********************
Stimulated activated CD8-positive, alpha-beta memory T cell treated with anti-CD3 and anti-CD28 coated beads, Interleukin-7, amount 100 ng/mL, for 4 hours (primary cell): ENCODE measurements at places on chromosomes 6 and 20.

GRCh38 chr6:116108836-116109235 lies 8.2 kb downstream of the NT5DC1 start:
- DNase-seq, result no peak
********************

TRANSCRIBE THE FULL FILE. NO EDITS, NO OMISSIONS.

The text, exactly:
Stimulated activated CD8-positive, alpha-beta memory T cell treated with anti-CD3 and anti-CD28 coated beads, Interleukin-7, amount 100 ng/mL, for 4 hours (primary cell): ENCODE measurements at places on chromosomes 6 and 20.

GRCh38 chr6:116108836-116109235 lies 8.2 kb downstream of the NT5DC1 start:
- DNase-seq, result no peak